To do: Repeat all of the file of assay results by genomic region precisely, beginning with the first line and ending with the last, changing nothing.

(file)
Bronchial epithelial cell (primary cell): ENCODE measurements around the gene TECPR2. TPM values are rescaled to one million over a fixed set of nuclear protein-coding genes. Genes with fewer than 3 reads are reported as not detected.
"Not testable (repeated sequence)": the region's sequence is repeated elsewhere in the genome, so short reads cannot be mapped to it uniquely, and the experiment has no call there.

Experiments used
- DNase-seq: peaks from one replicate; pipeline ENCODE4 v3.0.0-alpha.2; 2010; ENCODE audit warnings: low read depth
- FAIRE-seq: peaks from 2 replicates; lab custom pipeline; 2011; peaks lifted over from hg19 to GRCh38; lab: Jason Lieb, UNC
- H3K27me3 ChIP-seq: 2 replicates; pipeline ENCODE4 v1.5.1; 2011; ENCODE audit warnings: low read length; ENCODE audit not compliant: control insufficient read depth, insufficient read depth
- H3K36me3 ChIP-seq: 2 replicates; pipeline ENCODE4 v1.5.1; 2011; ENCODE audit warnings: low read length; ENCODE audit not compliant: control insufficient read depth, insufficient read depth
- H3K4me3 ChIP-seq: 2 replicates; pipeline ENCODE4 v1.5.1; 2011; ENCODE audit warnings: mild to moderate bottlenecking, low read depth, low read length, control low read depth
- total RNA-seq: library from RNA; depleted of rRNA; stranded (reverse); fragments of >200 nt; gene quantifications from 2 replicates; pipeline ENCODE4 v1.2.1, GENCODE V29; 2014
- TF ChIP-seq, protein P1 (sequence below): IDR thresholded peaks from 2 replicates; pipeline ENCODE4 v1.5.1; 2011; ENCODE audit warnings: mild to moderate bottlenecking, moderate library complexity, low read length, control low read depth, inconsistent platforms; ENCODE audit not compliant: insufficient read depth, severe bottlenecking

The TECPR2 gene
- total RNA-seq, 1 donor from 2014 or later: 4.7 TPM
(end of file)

Bronchial epithelial cell (primary cell): ENCODE measurements around the gene TECPR2. TPM values are rescaled to one million over a fixed set of nuclear protein-coding genes. Genes with fewer than 3 reads are reported as not detected.
"Not testable (repeated sequence)": the region's sequence is repeated elsewhere in the genome, so short reads cannot be mapped to it uniquely, and the experiment has no call there.

Experiments used
- DNase-seq: peaks from one replicate; pipeline ENCODE4 v3.0.0-alpha.2; 2010; ENCODE audit warnings: low read depth
- FAIRE-seq: peaks from 2 replicates; lab custom pipeline; 2011; peaks lifted over from hg19 to GRCh38; lab: Jason Lieb, UNC
- H3K27me3 ChIP-seq: 2 replicates; pipeline ENCODE4 v1.5.1; 2011; ENCODE audit warnings: low read length; ENCODE audit not compliant: control insufficient read depth, insufficient read depth
- H3K36me3 ChIP-seq: 2 replicates; pipeline ENCODE4 v1.5.1; 2011; ENCODE audit warnings: low read length; ENCODE audit not compliant: control insufficient read depth, insufficient read depth
- H3K4me3 ChIP-seq: 2 replicates; pipeline ENCODE4 v1.5.1; 2011; ENCODE audit warnings: mild to moderate bottlenecking, low read depth, low read length, control low read depth
- total RNA-seq: library from RNA; depleted of rRNA; stranded (reverse); fragments of >200 nt; gene quantifications from 2 replicates; pipeline ENCODE4 v1.2.1, GENCODE V29; 2014
- TF ChIP-seq, protein P1 (sequence below): IDR thresholded peaks from 2 replicates; pipeline ENCODE4 v1.5.1; 2011; ENCODE audit warnings: mild to moderate bottlenecking, moderate library complexity, low read length, control low read depth, inconsistent platforms; ENCODE audit not compliant: insufficient read depth, severe bottlenecking

The TECPR2 gene
- total RNA-seq, 1 donor from 2014 or later: 4.7 TPM